I used the MyFonts website to identify the Land Rover typeface by using their WhatTheFont! feature, and by following the steps in uploading an image for identification it came up with a list of options, of which the best by far was a typeface called Baksheesh. If it’s not the typeface used then it’s incredibly similar to it.
The Baksheesh typeface comes in numerous weights making it suitable for varied uses, and really appeals to me as a display typeface.
Out of the four assessment points I mentioned in the introduction, I think the character and legibility are suitable, but I am not overly convinced on the timelessness and elegance of the typeface, and feel it could go out of fashion relatively soon, but more importantly, doesn’t have the elegance I am looking for. This typeface is perfect for vehicles with the ‘Land Rover’ characters placed on the bonnet, but not those with ‘Range Rover’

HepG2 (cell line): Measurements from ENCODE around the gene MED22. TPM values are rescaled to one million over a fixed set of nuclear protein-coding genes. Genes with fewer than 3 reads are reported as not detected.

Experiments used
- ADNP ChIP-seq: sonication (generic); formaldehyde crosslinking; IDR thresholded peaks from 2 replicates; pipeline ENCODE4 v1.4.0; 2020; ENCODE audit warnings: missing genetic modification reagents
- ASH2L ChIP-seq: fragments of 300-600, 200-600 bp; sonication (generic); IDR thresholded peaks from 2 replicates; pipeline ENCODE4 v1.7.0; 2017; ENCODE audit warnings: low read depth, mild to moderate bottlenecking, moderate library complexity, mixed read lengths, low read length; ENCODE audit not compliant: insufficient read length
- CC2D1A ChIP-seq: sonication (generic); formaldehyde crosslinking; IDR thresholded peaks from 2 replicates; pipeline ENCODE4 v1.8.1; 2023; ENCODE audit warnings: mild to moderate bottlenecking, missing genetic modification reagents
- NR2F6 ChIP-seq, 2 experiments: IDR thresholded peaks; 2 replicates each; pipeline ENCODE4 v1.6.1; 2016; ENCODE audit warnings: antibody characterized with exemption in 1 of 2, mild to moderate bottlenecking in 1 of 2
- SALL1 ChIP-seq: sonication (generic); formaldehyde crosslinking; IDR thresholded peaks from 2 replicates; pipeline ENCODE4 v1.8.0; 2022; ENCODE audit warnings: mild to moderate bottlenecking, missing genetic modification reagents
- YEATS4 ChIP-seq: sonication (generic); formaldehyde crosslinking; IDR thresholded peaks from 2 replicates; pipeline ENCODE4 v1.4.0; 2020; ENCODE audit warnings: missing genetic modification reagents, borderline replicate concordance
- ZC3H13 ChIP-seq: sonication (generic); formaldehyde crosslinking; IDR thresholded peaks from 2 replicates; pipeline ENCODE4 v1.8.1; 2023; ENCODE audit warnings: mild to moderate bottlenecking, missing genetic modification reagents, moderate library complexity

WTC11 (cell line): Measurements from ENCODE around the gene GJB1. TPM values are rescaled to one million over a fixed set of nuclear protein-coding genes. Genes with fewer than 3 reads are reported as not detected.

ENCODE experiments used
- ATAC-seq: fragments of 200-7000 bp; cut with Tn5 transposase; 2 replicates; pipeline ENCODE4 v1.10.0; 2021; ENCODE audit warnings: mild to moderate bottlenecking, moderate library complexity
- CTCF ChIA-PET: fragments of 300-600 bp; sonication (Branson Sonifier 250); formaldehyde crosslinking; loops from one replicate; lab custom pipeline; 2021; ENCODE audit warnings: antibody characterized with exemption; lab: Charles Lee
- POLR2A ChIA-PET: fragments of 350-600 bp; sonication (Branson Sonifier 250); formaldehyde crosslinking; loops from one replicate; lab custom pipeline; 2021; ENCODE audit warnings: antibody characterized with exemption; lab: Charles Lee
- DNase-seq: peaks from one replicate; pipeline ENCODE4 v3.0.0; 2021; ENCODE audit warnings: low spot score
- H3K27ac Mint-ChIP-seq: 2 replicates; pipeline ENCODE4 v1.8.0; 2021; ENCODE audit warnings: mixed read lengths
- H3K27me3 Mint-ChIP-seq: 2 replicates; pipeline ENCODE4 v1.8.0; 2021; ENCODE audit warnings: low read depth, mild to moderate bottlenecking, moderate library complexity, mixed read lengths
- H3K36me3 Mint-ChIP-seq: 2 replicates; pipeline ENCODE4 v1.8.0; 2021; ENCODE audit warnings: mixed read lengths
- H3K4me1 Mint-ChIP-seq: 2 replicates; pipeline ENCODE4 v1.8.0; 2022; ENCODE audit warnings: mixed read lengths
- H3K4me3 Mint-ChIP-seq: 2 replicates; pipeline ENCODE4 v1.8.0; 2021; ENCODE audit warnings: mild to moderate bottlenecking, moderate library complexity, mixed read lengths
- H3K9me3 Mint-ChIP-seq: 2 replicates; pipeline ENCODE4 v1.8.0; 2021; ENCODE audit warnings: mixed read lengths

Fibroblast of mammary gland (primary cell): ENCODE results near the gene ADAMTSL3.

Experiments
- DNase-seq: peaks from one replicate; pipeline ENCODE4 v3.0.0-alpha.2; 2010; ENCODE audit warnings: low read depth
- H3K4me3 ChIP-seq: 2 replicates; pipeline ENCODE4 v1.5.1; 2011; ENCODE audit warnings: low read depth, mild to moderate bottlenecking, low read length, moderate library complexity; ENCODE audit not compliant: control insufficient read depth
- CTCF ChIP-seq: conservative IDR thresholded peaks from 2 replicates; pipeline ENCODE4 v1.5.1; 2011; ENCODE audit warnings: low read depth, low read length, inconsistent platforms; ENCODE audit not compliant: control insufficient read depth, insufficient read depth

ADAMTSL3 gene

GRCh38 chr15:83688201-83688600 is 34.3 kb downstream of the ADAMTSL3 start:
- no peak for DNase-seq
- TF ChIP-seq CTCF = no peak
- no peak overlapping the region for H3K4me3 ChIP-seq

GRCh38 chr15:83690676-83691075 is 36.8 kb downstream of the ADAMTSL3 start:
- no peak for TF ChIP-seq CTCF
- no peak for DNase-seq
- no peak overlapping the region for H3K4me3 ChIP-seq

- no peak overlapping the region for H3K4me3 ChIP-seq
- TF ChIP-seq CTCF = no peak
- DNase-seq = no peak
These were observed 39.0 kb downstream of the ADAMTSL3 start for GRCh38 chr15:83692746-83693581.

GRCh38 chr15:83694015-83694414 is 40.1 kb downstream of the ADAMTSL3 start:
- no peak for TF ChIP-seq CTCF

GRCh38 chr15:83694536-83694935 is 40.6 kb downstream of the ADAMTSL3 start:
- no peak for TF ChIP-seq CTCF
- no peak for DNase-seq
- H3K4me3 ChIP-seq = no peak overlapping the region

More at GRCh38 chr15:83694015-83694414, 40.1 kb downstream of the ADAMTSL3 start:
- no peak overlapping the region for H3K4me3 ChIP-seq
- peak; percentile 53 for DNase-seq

The other issue was the cost of acquiring this typeface, which was out of my budget range, so I will move onto other alternatives.
One typeface that has similar qualities, although is arguably not as refined is Eurostile. This is not a typeface I have not been impressed with in the past, but has attracted my interest because the Bold weight has strong similarities to the Range Rover characters present on the bonnet and tailgate on the vehicle.